ESO and Prehospital Care Research Forum at UCLA Partner for ESO Research Forum at Wave Conference

Registration open for EMS professionals to join forces with clinical
leaders, researchers and data analysts to undertake real-world projects
aimed at improving community health and safety through the power of data

the leading data and software company serving emergency medical services
(EMS), fire departments and hospitals, and the Prehospital
Care Research Forum at UCLA
today announced open
registration for the ESO Research Forum
held March 19-21 preceding ESO’s
Wave conference
in Austin, Texas. The ESO Research Forum brings
together industry thought leaders and researchers to answer key
questions facing EMS using real national data. More than 1,000 EMS
agencies across the country currently contribute their records to ESO’s
research database to make this work possible.

The core premise of the Forum is: If we have data, we need to use it to
help the profession,” said Dr. Brent Myers, Chief Medical Officer for
ESO. “We believe data can be used to transform how EMS agencies prepare
for and respond to incidents in their communities. We have an
opportunity to impact lives in a positive way, using the power of data
to improve the health and safety of communities”

Attending the ESO Research Forum gives participants the opportunity to
work directly with clinical experts, researchers and statisticians to
examine key issues with academic rigor. EMS professionals with any level
of research experience are encouraged to attend. Research projects
initiated during the Forum will receive continued mentoring and guidance
in preparation for sharing results through presentations and
peer-reviewed publications.

The inaugural Forum that took place in the summer of 2018 produced four
projects that were presented as research abstracts at national

  • 911 dispatchers and patients suffering stroke: A look at
    whether 911 emergency medical dispatchers can reliably identify
    patients suffering from stroke.
  • Ketamine safety: A deeper look comparing adverse events between
    ketamine, benzodiazepines and antipsychotics used for patients
    experiencing psychiatric emergencies.
  • Trauma pain management: An in-depth exploration of analgesia
    administration for traumatic pain, including a description of pain
    management practices by patient race/ethnicity.
  • Prehospital large vessel occlusion: An assessment of which
    prehospital stroke scale is most accurate in predicting large vessel

This Forum is really a groundbreaking effort that makes research
accessible and timely,” said David Page, MS, NRP, Director of the
Prehospital Care Research Forum at UCLA. “Typically, the types of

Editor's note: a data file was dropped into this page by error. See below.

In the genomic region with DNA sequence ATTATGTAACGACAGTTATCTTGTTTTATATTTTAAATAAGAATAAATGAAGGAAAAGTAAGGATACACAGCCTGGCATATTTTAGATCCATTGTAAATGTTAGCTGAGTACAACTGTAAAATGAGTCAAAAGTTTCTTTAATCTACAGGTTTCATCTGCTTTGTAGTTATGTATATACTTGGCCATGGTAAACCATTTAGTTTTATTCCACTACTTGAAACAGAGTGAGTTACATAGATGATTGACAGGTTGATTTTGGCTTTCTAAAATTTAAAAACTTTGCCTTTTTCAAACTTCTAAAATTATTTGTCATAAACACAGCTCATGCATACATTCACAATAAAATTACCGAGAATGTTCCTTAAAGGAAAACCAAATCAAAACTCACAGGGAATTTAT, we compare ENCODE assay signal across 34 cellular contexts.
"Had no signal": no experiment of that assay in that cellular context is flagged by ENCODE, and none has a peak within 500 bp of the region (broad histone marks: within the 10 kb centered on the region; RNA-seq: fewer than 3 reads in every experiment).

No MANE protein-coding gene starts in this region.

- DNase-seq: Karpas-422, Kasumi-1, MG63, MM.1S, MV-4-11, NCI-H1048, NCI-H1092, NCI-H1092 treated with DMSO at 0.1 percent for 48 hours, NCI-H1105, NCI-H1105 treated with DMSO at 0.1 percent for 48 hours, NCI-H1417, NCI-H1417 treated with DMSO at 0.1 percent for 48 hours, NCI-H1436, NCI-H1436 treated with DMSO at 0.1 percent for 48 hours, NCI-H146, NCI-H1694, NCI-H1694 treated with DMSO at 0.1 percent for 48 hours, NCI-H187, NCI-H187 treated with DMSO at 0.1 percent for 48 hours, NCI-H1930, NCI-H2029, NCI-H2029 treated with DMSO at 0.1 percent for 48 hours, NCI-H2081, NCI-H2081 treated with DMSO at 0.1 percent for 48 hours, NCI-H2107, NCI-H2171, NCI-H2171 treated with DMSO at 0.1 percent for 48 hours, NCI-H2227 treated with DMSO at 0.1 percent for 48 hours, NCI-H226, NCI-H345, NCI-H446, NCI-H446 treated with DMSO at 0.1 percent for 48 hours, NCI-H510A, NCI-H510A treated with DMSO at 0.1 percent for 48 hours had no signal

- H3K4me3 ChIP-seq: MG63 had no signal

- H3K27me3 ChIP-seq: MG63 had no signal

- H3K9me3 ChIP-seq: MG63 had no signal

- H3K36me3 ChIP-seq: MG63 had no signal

investigations we have been able to produce in 72 hours can take up to
10 months in traditional settings. This wouldn’t be possible without
access to the rich dataset provided by ESO. We look forward to
generating more projects that can drive evidence-based changes in EMS
and move the profession forward.”

To learn more about the ESO Research Forum and register to participate,

About ESO

ESO is dedicated to improving community health and safety through the
power of data. Since its founding in 2004, the company continues to
pioneer innovative, user-friendly software to meet the changing needs of
today’s EMS agencies, fire departments, and hospitals. ESO currently
serves more than 14,000 customers throughout North America with a broad
software portfolio, including the industry-leading ESO
Electronic Health Record (EHR)
, the next generation ePCR; ESO
Health Data Exchange (HDE)
, the first-of-its-kind healthcare
interoperability platform; ESO
 and ESO
 for fire departments; and ambulance
revenue recovery/billing software
. ESO is headquartered in Austin,
Texas. For more information, visit

About Prehospital Care Research Forum

Established in 1992 by the UCLA Center for Prehospital Care, the
Prehospital Care Research Forum at UCLA is dedicated to the promotion,
education, and dissemination of prehospital research. Despite numerous
technological and scientific advances, EMS still lacks a unique volume
of research for a solid scientific foundation. As a result, EMS
clinicians, educators, and administrators often make decisions by trial
and error. The Prehospital Care Research Forum at UCLA believes that it
is the responsibility of emergency medical professionals worldwide to
build a body of evidence to examine prehospital emergency care. To learn
more, visit


Andy Prince

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